After Losing By 20 Points, Ted Strickland Doesn’t Rule Out Another Run for Office

Failed Ohio Senate candidate Ted Strickland declined to rule out running for office in the future and compared himself to Vice President Joe Biden in a brief interview Monday night.

Strickland attempted to unseat Sen. Rob Portman (R., Ohio) in November and wound up losing by over 20 points in what was originally supposed to be a competitive Senate race.

"Do you have plans to remain active in politics?" Jeremy Pelzer, a reporter for Cleveland.com, asked Strickland.

"Well, I certainly will remain active in the things I care about," Strickland responded.

Pelzer then asked Strickland if he plans to run for office in the future.

"I'm sort of like Joe Biden," Strickland said comparing himself to the vice president, who has not ruled out running for president in 2020.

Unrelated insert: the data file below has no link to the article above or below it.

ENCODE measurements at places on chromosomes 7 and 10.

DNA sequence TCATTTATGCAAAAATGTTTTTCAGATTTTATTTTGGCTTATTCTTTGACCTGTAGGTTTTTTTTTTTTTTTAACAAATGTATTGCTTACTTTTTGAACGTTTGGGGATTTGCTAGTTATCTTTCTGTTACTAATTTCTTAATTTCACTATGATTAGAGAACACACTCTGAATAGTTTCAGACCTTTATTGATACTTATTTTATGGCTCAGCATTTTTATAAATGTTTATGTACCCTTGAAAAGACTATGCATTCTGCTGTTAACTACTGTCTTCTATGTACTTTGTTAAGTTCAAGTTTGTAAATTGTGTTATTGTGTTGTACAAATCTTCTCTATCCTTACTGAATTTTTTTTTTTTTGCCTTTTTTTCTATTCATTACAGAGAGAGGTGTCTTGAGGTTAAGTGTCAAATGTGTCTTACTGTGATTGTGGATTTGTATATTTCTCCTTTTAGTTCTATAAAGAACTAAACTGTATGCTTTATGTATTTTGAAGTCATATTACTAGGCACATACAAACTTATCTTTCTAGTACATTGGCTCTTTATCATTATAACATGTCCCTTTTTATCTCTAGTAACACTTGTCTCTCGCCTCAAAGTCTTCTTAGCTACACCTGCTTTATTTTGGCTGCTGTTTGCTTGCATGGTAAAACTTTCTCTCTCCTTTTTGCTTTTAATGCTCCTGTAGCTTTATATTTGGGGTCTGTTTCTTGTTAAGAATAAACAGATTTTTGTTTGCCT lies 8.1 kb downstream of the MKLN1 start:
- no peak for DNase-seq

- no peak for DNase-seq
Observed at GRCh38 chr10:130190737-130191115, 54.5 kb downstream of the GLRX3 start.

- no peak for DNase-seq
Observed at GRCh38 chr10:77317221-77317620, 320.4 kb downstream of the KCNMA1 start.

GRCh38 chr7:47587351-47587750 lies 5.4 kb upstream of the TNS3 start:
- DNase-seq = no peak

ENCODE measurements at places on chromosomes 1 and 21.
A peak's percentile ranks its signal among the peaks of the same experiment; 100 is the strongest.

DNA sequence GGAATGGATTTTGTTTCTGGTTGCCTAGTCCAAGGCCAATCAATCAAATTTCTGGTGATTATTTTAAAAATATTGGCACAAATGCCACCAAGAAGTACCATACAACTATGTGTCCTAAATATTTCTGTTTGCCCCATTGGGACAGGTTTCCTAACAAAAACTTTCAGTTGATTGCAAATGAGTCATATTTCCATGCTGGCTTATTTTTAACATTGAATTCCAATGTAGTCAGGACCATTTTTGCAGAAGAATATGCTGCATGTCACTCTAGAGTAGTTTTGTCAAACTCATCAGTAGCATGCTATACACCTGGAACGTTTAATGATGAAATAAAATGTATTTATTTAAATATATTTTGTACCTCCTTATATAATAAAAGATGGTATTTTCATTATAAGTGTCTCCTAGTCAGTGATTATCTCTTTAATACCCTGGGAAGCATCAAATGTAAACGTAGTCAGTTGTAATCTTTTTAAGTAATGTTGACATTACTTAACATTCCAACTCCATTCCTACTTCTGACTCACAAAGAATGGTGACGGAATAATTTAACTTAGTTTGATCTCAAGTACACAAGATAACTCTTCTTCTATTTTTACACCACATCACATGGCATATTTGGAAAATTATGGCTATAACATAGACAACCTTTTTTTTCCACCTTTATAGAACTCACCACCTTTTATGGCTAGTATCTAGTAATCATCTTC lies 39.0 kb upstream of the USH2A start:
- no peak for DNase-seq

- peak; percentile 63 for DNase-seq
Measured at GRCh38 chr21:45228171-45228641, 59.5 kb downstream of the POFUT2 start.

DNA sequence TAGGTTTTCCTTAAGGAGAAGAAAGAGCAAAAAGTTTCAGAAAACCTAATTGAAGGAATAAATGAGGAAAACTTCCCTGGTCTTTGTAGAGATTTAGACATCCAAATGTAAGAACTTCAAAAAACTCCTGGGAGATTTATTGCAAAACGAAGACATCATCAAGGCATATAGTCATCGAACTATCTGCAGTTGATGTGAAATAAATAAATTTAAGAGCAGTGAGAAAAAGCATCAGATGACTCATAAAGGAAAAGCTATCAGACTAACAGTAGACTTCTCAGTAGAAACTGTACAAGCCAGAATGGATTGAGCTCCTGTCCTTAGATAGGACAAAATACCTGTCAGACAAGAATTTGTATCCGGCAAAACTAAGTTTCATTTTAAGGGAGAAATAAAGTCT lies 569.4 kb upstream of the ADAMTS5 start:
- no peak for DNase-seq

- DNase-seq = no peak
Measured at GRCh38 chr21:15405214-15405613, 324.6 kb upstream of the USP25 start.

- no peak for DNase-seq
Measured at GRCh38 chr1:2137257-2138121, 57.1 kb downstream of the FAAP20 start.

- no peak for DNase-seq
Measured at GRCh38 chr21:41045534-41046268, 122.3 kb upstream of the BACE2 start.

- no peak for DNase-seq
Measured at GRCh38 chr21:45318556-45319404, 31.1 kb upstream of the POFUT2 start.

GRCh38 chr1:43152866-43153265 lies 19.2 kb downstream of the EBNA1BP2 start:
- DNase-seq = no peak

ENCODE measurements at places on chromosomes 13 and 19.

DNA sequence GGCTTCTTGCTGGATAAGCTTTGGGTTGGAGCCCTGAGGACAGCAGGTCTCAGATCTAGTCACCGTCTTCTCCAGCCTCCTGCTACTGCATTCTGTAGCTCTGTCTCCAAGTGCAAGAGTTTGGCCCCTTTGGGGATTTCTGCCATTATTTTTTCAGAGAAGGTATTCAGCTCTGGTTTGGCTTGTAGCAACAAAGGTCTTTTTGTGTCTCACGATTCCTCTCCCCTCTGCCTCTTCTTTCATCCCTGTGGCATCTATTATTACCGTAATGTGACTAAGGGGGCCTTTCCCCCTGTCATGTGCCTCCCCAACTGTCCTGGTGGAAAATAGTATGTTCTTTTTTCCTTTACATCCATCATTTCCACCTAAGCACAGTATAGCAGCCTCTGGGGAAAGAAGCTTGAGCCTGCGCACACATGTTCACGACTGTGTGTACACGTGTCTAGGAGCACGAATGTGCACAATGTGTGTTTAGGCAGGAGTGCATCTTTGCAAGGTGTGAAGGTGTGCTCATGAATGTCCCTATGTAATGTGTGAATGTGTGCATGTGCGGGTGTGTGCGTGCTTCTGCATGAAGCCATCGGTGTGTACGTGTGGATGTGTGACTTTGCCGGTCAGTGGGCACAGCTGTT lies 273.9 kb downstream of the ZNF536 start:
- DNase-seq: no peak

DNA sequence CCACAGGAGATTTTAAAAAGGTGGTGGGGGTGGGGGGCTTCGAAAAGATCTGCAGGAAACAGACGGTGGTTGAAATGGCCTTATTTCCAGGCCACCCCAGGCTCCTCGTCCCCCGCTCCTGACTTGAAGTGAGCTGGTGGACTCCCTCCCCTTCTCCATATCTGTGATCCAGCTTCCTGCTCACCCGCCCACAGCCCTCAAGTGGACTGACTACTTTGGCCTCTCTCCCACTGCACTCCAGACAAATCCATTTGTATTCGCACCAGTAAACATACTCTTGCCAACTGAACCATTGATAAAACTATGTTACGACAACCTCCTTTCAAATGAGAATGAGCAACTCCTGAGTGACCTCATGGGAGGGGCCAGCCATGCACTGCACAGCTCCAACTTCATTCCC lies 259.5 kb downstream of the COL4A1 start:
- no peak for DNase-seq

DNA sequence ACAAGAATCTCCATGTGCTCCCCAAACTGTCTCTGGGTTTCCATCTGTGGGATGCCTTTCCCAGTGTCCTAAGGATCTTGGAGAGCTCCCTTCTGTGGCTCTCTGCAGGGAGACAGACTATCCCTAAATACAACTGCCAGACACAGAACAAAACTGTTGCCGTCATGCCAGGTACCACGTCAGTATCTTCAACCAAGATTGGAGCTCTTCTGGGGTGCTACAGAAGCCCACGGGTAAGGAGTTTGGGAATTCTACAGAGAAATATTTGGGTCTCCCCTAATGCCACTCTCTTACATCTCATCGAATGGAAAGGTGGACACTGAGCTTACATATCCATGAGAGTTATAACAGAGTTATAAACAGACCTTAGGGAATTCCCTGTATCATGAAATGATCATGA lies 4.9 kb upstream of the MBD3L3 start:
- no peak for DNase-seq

"I'm never going to say never," Strickland continued.

Leading up to the 2016 election cycle, the Ohio Senate race was expected to be one of the closest contests. A series of gaffes by Strickland allowed Portman to open up a strong lead during the summer, and the incumbent never looked back. Portman ended up winning last month by over twenty points and more than a million votes.

Previously serving as a governor of Ohio, Strickland was one of failed Democratic Senate candidates who attempted to make a return to public office. Former Sens. Russ Feingold and Evan Bayh both ran for Senate and lost in Wisconsin and Indiana, respectively.

Strickland told Pelzer that since losing he has spent his free time "painting walls and ripping up old carpet."